So, what is marketing? Marketing includes all the ways you can promote your business and bring awareness to your brand. Whether your business is just starting or decades old, every company needs marketing on some level in order to grow.
Traditionally, marketing included: organic word of mouth, paid ads (newspapers, print magazines, billboards, bus stop posters), and online ads (on blogs and websites). But now, there are so many other types of marketing you can do (many of which are free and organic but still involve a little elbow grease!). Most small businesses don't have a ton of funds to spend on marketing, especially right now. So how can you still market without spending money? Here are a few of my favorite ways to organically market your business:
- Word of Mouth—This may seem like marketing from the old days, but for many businesses it still works. Word of mouth completely varies by your industry. Some people rely on it solely, and some don't rely on it at all. But if your business is a service that is unique or specialized, chances are happy clients and customers will tell their friends. This applies a lot to service-based businesses (like hair stylists, accountants, house painters, fitness trainers, lawyers, etc.) where the preferences or needs are specific and regional. But even if you think your business is not one reliant on word of mouth, you should still make sure every customer is happy so they can say great things about your business if it should come up in conversation! ALWAYS ask for referrals and testimonials when you have a happy customer or client.
- Social Media—This option is absolutely free, has unlimited potential, and can be completely run by you (at first). It's true that it takes time to grow a following on any social media platform. But the most important thing to do on social media (whether it's day 1 or day 4982) is to tell a story...in YOUR own way. How you choose to tell your story is what will attract more potential customers to you. Your feed should be a mix of organic, lifestyle content that fits with your voice and brand and informative and inspirational posts that showcase what you and your business offer.
- Email Lists—Email lists have made a comeback in recent years as we have less control over how many of our followers actually see our social media posts. You can't always rely on an algorithm, so email lists give you more control as you know that email will definitely land in their inbox. Email lists have evolved from super fancy to more basic. There's been a trend in recent years to keep email newsletters simpler and more conversational. The key is to still connect with your email subscribers in a way that feels like you, and make sure your emails are not only about selling things. Offer free content, tips, and have conversations they'll enjoy there, too. Also, commit to sending regular emails (once a week, once every two weeks, twice a week, etc.) so your subscribers know to look forward to them and feel like they are getting something special in their inbox.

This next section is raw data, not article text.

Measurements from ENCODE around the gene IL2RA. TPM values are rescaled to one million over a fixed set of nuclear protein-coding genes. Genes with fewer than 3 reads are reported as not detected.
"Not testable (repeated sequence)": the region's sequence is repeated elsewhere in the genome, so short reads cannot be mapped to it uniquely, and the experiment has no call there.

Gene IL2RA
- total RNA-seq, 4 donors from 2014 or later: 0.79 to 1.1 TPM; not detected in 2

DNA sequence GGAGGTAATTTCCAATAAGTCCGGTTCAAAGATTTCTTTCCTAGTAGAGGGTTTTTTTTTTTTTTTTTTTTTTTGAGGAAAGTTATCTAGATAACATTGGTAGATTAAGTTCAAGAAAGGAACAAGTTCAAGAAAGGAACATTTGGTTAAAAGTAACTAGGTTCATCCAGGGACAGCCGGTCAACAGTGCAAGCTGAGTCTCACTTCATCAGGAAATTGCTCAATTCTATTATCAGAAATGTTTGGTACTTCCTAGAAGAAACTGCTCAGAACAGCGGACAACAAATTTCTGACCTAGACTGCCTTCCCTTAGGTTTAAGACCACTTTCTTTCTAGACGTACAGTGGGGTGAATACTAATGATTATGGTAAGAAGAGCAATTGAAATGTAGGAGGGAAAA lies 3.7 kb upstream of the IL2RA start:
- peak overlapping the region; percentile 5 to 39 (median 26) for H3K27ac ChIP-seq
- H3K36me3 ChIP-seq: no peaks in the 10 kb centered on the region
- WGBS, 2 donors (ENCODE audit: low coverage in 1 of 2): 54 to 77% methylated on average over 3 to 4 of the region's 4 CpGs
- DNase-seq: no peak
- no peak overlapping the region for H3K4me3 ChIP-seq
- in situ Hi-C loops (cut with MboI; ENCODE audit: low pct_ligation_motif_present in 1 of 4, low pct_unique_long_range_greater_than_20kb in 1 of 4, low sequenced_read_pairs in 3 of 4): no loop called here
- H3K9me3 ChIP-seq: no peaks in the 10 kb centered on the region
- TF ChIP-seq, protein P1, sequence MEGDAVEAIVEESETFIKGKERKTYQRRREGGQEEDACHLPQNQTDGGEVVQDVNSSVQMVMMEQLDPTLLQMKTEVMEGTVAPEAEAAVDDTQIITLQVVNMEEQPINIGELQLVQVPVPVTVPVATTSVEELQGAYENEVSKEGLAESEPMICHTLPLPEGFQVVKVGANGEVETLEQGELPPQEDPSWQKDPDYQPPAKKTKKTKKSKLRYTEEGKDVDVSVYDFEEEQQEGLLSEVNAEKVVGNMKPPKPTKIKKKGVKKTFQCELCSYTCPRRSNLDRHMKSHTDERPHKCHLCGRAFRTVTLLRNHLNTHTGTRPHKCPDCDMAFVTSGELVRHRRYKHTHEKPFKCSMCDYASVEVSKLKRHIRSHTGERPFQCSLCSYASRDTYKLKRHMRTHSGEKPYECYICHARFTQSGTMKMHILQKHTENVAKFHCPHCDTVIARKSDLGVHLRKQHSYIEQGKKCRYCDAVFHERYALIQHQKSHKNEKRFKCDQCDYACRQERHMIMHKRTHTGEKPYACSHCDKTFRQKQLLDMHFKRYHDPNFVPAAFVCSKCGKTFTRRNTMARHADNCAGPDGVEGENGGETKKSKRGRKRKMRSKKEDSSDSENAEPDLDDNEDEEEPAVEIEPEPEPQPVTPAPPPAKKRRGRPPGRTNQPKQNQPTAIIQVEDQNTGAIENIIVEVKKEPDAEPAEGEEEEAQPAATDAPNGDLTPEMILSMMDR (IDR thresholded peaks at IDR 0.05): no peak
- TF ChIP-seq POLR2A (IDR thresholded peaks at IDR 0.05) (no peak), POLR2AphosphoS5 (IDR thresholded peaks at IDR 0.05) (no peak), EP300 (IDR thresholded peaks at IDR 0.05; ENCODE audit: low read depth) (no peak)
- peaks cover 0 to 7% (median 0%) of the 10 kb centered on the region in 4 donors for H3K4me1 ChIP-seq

- Cold Outreach—If you're a freelancer looking to attract more clients, cold outreach is the number one way to get businesses to know you exist. This could be through mailing the creative director a sample of your work, emailing a link to your reel, or DM-ing the brand to find out how to submit your work for their consideration. The same goes for finding retail customers to pick up your line at wholesale. Send them samples, line sheets, look books, and anything else that shows them who you are and what you offer. You can't sit around and expect brands and clients to find you!
- Networking Groups, Classes, and Events—Whether it's a regional groups of like-minded business owners, an online class for growing your business, or a fun event where others might attend (once the world is back open again), take the opportunity to meet people both virtually and in real life. While this may not naturally seem like marketing, getting to know others not only offers you a community in which you can turn to for advice and help, but it also exposes you to more people who can learn about what you do and potentially become word of mouth advocates as well.
- Referral/Affiliate Programs—If you have a product-based business, signing up for a referral or affiliate program puts you on the radar of bloggers, editors, and influencers who use those programs to earn income. It allows them to find you to potentially promote your work in their gift guides, round-ups, daily looks, and more because they also have incentive to earn commission should one of their followers buy your product. While this will cost you a small percentage of your profit, these are sales you're making that you wouldn't have otherwise.
- Gifting—Bloggers and influencers have become a major player in helping to market both products and services as they have their own set of trusted followers who love to see the influencer's favorite things to buy, wear, eat, use, and live with. This option requires a bit of budget by way of the cost of your products and shipping and handling. Or, if you offer a service, gifting it will could include your time and any tools or equipment you may use. I wrote a more in-detail PDF about gifting and pitching Influencers right here.
If you have any comments or questions, please leave them below in the comments, and I'll answer for you! Also be sure to sign up for our Oh Joy! Academy mailing list (mid-way on that page) if you want first dibs on new classes when they launch!